Gen-Y has been described as passionate, adaptable, entrepreneurial and multitasking (as well as lazy, entitled and unmanageable job-hoppers).
While Gen-X and the Baby Boomers try to figure us out, we need to think out-of-the-box when considering career moves. Here are three things we should all consider before accepting a job offer:
1. Workplace Culture
This is, by and far, the biggest complaint Gen-Y employees have. The standard 9 to 5 business hours aren’t ideal for Gen-Y; we want flexibility and the option to work when we want, where we want.
We also want upper management to trust that we can complete all of our tasks without being “babysat.” Managerial feedback is also a common concern and traditional annual reviews aren’t frequent enough for the Gen-Y liking. We want to know that we’ve done a good job — and we want to know now. We want to be rewarded for our work.
Make sure that before you sign your name on the dotted line, your company offers an incentive program that includes managerial feedback. This will satisfy your need for feedback and will help guide you along your career path, as managers will offer frequent praise or constructive criticism to push you to be the best you can be.
My current company offers an incentive program and I’m addicted to doing well so I can gain more points and cash them in for bags, jewelry, etc. While the specifics of each company’s incentive program may differ, educate yourself before signing on.
When I get points from my boss, it reinforces that what I’m doing is right and that I should repeat it. The constant feedback allows me to identify both my strengths and areas in which I can improve.
An active workplace culture is also something that many Millennials enjoy. Working in teams and engaging in company events are important side dishes to the work ethic.
Whether it is something fun like a summer picnic, or team collaboration on a huge project, make sure your company offers engaging activities that will keep you interested and motivated.
2. Nature Of Work
Gen-Y is known for its passion, so making sure you are doing something you love is imperative to your happiness, as well as to the success of the company.
I had a friend who was offered two jobs right out of college (one of the lucky ones). One was in her field, while the other was not. She chose the job not in her field due to the fact it was 10 minutes from her house (you can’t really blame her) and it paid $3,000 more than her other offer.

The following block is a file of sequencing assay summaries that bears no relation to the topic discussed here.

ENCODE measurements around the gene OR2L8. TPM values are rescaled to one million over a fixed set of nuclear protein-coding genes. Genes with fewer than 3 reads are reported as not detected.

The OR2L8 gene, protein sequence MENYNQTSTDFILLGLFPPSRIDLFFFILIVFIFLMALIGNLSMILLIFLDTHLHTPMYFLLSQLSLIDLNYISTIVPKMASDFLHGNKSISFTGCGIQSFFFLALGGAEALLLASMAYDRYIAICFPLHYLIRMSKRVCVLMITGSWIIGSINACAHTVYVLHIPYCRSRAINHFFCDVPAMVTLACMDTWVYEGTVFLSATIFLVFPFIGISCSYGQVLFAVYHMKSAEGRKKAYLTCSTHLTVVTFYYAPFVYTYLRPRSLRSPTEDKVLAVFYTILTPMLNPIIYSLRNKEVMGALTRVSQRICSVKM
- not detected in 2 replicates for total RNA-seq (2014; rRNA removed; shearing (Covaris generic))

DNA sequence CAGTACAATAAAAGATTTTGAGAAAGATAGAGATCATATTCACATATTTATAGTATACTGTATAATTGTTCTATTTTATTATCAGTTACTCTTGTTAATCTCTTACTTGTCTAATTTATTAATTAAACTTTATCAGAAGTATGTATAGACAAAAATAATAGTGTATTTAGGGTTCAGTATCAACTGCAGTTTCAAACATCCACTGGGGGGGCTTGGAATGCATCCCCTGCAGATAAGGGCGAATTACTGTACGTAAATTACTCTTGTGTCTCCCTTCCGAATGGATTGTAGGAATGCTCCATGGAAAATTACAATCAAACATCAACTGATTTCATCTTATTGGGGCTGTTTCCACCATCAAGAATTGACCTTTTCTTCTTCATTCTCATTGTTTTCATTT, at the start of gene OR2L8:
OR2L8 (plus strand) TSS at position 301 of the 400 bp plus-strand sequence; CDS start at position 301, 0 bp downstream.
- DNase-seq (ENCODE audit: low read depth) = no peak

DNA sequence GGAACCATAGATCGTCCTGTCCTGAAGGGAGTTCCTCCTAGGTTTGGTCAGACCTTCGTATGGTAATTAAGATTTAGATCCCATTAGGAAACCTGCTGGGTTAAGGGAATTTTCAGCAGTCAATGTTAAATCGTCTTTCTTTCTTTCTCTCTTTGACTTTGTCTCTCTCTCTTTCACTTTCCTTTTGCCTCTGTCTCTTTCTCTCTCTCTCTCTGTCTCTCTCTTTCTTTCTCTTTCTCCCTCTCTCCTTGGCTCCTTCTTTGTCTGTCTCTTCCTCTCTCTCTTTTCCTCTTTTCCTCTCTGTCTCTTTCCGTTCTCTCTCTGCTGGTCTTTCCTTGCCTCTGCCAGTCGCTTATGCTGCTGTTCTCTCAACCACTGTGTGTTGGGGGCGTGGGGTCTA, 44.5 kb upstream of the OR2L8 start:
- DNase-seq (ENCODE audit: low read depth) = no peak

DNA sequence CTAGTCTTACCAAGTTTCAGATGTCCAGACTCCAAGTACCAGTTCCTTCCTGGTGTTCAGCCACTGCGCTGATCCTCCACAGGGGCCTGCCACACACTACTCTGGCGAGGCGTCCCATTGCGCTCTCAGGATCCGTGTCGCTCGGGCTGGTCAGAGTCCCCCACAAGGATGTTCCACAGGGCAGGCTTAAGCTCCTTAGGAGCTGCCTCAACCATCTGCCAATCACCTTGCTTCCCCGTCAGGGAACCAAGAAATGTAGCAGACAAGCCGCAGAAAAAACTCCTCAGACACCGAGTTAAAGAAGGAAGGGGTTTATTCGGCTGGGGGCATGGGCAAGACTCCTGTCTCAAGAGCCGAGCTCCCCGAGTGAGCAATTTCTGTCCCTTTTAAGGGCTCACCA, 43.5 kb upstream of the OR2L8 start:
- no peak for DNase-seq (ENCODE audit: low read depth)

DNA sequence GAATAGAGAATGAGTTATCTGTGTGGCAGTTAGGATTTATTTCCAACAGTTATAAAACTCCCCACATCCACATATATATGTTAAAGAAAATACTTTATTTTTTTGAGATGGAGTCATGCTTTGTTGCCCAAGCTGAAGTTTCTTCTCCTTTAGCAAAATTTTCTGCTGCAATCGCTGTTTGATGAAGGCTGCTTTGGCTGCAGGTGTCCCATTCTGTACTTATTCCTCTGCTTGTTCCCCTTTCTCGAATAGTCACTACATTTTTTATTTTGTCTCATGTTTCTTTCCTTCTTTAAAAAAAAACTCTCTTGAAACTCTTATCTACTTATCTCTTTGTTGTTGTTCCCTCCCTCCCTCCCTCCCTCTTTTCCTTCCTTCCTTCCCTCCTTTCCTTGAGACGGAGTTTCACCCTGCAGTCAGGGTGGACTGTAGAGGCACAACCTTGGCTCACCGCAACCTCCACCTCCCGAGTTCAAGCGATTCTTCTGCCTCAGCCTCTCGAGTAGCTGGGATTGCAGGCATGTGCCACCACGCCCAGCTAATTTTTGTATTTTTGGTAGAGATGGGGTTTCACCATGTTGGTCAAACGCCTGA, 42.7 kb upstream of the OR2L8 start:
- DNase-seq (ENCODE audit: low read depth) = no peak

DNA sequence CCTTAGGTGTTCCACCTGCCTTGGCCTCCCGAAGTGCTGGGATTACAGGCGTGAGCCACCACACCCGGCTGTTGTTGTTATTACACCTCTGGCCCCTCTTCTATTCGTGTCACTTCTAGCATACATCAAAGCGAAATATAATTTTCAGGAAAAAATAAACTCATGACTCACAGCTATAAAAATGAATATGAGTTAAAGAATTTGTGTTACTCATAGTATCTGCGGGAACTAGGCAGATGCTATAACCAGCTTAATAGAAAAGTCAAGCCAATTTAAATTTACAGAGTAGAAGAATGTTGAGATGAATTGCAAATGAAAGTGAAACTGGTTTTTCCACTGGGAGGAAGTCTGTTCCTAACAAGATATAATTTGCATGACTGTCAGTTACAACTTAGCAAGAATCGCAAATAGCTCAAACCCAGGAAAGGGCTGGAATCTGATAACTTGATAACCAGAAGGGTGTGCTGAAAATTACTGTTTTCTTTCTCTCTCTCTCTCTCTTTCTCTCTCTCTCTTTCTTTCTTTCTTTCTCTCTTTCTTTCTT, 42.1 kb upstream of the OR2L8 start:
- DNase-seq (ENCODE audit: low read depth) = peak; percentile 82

However, six months into it, she was miserable. She wasn’t passionate about what she was doing, nor was it something she wanted to do in the future.
She regretted her decision and was ultimately fired from her job for lack of performance. This didn’t help her when she was applying for new jobs, as her previous employer didn’t have many positive things to say about her. When choosing a job, make sure it’s something you WANT to do.
Let’s face it: Many Millennials have expensive taste. No matter what your vice is -- whether it’s sneakers, clothes, makeup, travel or hanging with friends — our day-to-day activities can be pricey.
However, we must remain realistic about salary expectations, especially if our chosen career path isn’t something super fancy. The average salary for a recent college graduate is $43,000 annually.
My first job offer was for $35,000, and it initially felt like I hit the lottery. I didn’t consider anything else; I was focused on how much money I was making and how I planned to spend it.
Fast forward to my first paycheck: I ripped open the envelope in excitement and was shocked by what I saw. After my total net income subtracted federal tax, state tax, social security and Medicare, a tiny little number remained — it seemed that I wouldn’t shop for the rest of my life.
Still, after I got over the initial shock, I was proud. I was working in my field, gaining more and more experience daily and I was up for annual reviews (with an opportunity to increase my salary up to 7 percent).
The point is, don’t let your salary fool you; there is always room for growth. If an employer offers you something way below what you were expecting, feel free to speak up if you have the credentials to back up your request.
Remember, you’re learning and growing every day and your résumé will be your best friend as you continue to climb the professional latter. If you are really in a tight financial situation, instead of having annual reviews, negotiate your contract to have six-month reviews so you can increase your salary sooner.
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